But that’s not the point of this interaction. Here Madison is shown to be as casually cruel to Matt as she is kind to Tobias. Matt is outside of Madison’s sphere of comfort, as is the neighbor who gets attacked later in “So Close, Yet So Far.” The latter betrayal would have stung a little more if we had seen Madison bonding with her neighbor at some point. But still, it’s nice to see Madison’s decisions make sense within the context of the episode. There are many more people who can’t be saved, and Matt, Artie, and Madison’s neighbor are on that ever-growing list.
At the same time, Tobias’s role in Madison’s conversion into a selfish survivor is a bit hard to swallow. Tobias’s altruistic actions (i.e., the way he tells Madison to follow his lead, and stock up on canned and nonperishable food) understandably serve as a counterpoint to the actions of the LAPD officer whom Travis sees hoarding bottled water. But do you really believe that a kid who comes to school with a knife just as zombies start descending on Los Angeles is really that nice in a crisis? Capable, maybe, but go-out-of-his-way nice? This, really, is the line that made me skeptical of Tobias: “You gotta take care of your son,” he says to Madison. He could be a sweet kid, but I don’t believe he’s so saccharinely sweet.
It’s similarly frustrating to see the show come so close to giving Tobias’s vague parting shot —“That’s what they don’t get: When civilization ends, it ends fast” — political heft. But that doesn’t seem to be the point of Tobias’s character in “So Close, Yet So Far.” In fact, the decision to show both a male Asian and a female Caucasian LAPD officer during the riot scene is telling: The show’s creators don’t want to make this look like a race riot, and therefore refuse to politicize any inherently political subject.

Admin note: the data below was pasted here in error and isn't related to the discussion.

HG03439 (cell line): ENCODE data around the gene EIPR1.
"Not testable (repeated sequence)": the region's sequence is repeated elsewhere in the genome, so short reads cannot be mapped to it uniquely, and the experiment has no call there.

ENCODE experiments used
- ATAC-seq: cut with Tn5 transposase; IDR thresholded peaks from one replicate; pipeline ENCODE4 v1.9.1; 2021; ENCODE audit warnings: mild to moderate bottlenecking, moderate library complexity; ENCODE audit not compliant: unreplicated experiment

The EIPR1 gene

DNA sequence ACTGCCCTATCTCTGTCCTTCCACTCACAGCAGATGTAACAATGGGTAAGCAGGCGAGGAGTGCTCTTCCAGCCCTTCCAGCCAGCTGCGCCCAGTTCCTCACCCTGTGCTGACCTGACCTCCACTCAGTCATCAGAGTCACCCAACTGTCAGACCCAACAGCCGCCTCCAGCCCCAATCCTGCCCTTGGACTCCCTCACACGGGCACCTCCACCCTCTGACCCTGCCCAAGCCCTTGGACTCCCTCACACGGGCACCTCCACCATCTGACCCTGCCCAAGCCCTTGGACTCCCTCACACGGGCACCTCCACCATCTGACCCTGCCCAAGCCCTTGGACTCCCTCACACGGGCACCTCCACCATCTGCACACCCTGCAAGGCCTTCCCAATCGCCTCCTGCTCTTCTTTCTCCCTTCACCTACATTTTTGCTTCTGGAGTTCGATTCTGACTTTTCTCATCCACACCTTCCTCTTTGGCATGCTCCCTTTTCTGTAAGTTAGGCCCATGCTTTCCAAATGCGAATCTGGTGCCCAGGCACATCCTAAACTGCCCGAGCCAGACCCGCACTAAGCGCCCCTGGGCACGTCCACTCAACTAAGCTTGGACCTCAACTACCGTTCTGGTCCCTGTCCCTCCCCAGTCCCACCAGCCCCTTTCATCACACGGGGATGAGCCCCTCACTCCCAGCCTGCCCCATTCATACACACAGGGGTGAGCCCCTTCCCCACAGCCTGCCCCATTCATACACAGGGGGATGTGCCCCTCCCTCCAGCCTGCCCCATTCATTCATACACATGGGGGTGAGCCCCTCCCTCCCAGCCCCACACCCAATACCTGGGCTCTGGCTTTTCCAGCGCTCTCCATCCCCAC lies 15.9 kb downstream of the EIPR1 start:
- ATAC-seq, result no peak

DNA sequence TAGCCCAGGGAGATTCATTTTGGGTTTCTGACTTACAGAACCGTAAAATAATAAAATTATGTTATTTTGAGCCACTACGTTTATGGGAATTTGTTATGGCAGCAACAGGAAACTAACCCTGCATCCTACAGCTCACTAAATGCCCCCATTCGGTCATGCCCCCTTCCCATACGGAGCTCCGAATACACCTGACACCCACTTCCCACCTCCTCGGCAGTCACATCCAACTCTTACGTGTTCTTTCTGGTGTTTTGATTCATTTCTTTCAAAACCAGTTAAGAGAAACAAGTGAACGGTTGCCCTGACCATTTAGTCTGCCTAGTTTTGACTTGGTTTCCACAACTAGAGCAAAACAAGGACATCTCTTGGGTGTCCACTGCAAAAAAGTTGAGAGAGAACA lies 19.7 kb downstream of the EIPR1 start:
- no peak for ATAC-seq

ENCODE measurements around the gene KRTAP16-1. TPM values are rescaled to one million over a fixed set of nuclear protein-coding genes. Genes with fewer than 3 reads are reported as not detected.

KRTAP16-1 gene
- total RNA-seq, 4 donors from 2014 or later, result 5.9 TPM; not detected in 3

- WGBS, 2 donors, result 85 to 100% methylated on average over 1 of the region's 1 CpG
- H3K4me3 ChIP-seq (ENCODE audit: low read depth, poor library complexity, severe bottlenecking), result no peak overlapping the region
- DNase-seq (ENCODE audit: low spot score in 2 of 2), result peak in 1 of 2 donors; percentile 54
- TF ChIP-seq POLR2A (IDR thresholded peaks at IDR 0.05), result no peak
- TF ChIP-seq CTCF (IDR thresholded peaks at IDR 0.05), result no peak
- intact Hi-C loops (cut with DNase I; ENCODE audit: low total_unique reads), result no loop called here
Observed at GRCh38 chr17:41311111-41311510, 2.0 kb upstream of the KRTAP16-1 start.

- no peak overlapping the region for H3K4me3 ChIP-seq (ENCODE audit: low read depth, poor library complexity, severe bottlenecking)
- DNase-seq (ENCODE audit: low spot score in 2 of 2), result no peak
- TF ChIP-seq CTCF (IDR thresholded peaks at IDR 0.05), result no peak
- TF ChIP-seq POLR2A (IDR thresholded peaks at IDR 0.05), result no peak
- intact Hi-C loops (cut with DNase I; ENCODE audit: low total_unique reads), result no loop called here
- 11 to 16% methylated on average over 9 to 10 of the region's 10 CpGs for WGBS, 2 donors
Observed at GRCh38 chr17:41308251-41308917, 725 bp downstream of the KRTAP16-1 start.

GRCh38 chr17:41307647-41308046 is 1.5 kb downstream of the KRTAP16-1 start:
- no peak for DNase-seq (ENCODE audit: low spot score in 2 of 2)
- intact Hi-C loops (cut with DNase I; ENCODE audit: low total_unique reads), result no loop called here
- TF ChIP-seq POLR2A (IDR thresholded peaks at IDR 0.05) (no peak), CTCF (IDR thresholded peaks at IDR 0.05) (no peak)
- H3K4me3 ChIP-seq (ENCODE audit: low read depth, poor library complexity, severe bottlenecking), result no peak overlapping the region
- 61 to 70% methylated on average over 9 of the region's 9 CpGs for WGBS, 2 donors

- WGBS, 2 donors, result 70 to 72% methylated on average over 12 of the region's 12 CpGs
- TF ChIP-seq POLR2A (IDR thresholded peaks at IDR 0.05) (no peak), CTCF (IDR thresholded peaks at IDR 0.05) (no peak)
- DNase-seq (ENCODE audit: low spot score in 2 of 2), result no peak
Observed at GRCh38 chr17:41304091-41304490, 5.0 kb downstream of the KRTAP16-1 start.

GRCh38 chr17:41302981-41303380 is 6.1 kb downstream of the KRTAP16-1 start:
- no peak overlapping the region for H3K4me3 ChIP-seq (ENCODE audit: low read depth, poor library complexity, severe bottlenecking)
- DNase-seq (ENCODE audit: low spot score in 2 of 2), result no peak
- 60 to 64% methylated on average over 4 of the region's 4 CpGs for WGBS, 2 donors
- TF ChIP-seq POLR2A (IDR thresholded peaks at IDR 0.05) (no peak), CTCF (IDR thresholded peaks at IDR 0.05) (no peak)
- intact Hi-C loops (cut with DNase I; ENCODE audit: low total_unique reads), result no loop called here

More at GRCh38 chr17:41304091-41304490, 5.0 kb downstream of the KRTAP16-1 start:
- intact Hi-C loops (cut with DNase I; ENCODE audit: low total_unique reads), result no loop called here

The “they” in Tobias’s aforementioned warning also isn’t defined. Tobias feels like a projection of Kirkman and episode writer Marco Ramirez’s aspirational fantasies of how humans should act, as does Matt’s brave but unbelievable decision to say good-bye to Alicia without panicking. Yes, he knows he’s done for, and wants to protect his girlfriend. But how could you be that calm? All these narrative decisions make sense in that they help define Travis and his family members’ respective character-defining choices. But if Madison is going to become overprotective (as I suspect she soon will), her descent into well-meaning madness could stand to be a little less bumpy.
- Matt’s heartfelt good-bye wasn’t everything it could have been, but it was kind of sweet.
- Liza, to Travis: “What do you know? What have you seen?” What is this, excised dialogue from Hiroshima, Mon Amour?
- Liza, to Travis: “You can’t keep moving the goalposts.” This line didn’t make sense in context. Travis is just ignoring Liza’s request … how is that “moving the goalposts?”
- Matt, to Alicia: “I love you, too. That’s why you need to go.” This is a hard line to sell, and I’m not convinced that Maestro Harrell delivered it well enough.